The media are in a kerfuffle about a short-term egg shortage caused by Target and other supermarket chains dropping a major supplier, Sparboe Farms, following reports that workers at its production facilities abused chickens and failed to follow the company’s animal welfare policy. The revelations were punctuated by a graphic undercover video released by animal rights group Mercy for Animals, which showed workers stuffing chickens into cramped battery cages, pulling rotting carcasses out of cages, “torturing” birds by swinging them around by their legs, and so on. No matter how you feel about animal rights, it’s not pleasant to watch.
Sparboe, for its part, has shifted its damage control into overdrive, posting updates about steps it has taken to “rectify problems” and pointing out that it is the first egg supplier to receive USDA certification. Which, given these reports, provides some insight into the worth of government certifications.
I expect a government response will be forthcoming, and Sparboe may face fines and possibly a regiment of FDA inspectors swarming over its farms in the months to come. But anything the government can do in its enforcement role pales next to the punishment which can be meted out by the market. Even if millions of consumers haven’t suddenly adopted veganism in response to the video, they still have let their displeasure be known, and the result is that Sparboe has lost significant business and is now forced to reevaluate its practices in order to regain consumer trust. Which is exactly as it should be. No amount of regulatory oversight will prevent every problem in our food supply (this year has also seen the deadliest listeria outbreak, from tainted cantaloupe, since the 1920s), but with the ease with which information disseminates online, the market will help ensure such problems do not go unnoticed by consumers, who are then free to vote their conscience. If only the market was free to punish every business, no matter how large or small, for bad decisions and unethical practices.
Auburn, Alabama, experienced some tornado damage the other day, and the place was just a mess. Trees were down. Houses had collapse. Fences were in tatters. Yards were trash heaps. The damage was not major by any standard but there was plenty to do in the wake of this one.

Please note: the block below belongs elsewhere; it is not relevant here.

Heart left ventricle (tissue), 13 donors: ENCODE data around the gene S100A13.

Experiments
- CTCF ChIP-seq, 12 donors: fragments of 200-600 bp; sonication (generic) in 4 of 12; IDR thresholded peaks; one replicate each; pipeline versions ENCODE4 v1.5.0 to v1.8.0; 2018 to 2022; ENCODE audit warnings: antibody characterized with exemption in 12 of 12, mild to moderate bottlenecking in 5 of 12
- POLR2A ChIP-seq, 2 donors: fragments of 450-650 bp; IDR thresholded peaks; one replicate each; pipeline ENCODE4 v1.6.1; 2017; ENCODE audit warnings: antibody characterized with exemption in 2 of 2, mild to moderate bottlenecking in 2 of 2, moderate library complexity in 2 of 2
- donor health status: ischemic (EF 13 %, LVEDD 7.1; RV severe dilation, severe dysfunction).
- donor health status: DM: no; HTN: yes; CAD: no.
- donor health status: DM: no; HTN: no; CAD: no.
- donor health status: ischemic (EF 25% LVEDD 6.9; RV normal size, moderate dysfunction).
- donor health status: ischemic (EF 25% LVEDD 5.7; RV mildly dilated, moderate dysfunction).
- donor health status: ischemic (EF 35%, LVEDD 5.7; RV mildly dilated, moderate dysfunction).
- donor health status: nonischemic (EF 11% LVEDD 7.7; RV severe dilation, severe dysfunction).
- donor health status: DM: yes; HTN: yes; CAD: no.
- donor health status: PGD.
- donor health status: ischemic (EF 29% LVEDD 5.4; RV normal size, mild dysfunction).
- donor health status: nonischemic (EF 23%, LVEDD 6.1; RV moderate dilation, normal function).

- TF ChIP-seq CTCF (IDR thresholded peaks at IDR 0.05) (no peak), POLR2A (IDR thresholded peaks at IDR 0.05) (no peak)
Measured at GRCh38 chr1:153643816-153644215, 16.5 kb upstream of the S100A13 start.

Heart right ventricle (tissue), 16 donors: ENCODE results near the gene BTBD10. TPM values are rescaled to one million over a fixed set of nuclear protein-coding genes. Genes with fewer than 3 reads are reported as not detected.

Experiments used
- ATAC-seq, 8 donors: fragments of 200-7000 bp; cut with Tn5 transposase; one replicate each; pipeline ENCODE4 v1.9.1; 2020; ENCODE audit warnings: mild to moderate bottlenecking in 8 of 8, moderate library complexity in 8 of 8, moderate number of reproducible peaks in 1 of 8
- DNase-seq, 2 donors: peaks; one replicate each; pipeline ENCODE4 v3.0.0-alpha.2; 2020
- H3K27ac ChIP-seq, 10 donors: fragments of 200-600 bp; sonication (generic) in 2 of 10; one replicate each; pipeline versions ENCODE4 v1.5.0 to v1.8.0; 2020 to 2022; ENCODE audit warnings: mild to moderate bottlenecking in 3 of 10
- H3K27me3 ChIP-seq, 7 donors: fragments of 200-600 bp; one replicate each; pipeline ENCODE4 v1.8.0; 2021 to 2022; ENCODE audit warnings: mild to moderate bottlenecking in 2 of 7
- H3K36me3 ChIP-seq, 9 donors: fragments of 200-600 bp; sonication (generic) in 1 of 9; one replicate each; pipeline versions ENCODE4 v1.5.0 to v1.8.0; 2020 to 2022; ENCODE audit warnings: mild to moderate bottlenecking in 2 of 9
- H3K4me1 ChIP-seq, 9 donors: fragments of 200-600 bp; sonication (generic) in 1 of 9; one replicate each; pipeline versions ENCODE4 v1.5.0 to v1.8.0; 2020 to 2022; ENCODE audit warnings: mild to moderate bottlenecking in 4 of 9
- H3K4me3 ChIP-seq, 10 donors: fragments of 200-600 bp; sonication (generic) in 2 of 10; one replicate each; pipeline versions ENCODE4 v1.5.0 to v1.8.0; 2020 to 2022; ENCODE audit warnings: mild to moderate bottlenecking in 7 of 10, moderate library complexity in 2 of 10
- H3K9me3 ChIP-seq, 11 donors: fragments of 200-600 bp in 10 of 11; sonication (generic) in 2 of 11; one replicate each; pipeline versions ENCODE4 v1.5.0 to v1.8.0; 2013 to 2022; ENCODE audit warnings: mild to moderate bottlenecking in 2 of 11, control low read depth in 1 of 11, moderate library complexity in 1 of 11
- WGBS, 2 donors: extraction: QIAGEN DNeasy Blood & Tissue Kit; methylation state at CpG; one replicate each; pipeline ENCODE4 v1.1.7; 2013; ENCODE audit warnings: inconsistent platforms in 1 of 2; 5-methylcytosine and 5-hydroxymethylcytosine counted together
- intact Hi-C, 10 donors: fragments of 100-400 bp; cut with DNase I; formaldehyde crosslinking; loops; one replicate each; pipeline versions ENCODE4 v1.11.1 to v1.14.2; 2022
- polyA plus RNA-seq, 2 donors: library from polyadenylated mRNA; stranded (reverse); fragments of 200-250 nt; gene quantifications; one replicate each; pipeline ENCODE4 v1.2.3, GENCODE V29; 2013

As happens, enterprise was there to make a buck fixing things up. Contractors came from all states in all directions. The unemployed suddenly had work. Skills that had been dormant were suddenly needed. This isn’t the Broken Window fallacy; it is just a reality that new kinds of work needs to be done and enterprise jumps at the chance. Good for enterprise and good for those who need help repairing the damage.
So get this. The following note appeared in my inbox this morning, from the Chamber of Commerce:
The chamber would also like to remind those of you who have damage to your personal property to ask for proof of a license to do business in Auburn as you are negotiating with contractors and other businesses for cleanup, roof repair and other services. Additionally, we as a chamber encourage you to use your local chamber members first. For your convenience we have provided you with a list of chamber members who could offer their service to you.
What’s the priority? Getting the job done or preserving the cartel of favored businesses? We know where the Chamber stands.
Laissez-Faire Books was founded in 1972 when issues of intellectual property hadn’t been worked out in detail in the libertarian world. There was of course the Randian view, which took IP to the most absurd extremes. Then there was the Rothbardian view, which had a very strict view of what is and what is not property and because IP doesn’t pass this test, the Rothbardian perspective tended toward the open model.
LFB itself never questioned the statist conventions on this topic. In fact, it even went through a period in which its owner worked to send take down notices to sites for posting old books to which it claimed the rights. How well I recall my own disgust! LFB uses the state to stop the spread of libertarian ideas! That’s just incredible.